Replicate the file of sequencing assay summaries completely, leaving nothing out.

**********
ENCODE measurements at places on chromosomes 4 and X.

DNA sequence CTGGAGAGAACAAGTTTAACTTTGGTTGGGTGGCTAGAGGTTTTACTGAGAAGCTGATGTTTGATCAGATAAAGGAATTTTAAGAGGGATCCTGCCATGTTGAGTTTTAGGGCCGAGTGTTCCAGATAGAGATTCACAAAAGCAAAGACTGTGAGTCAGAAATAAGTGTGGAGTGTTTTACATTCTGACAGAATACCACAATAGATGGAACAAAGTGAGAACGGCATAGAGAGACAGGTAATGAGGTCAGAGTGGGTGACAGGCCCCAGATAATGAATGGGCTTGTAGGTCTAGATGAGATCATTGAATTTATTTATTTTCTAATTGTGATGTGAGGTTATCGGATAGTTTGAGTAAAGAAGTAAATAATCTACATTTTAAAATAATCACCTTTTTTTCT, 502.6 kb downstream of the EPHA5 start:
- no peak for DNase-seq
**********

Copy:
ENCODE measurements at places on chromosomes 4 and X.

DNA sequence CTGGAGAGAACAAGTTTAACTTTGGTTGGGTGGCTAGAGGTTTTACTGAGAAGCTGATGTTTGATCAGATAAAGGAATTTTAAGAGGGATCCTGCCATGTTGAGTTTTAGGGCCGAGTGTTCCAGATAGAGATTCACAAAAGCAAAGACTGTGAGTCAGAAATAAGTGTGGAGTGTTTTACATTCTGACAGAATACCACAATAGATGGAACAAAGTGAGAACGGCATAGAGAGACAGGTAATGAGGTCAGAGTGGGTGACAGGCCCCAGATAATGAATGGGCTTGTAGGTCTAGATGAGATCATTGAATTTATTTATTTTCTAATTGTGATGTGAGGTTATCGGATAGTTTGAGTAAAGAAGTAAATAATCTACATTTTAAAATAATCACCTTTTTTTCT, 502.6 kb downstream of the EPHA5 start:
- no peak for DNase-seq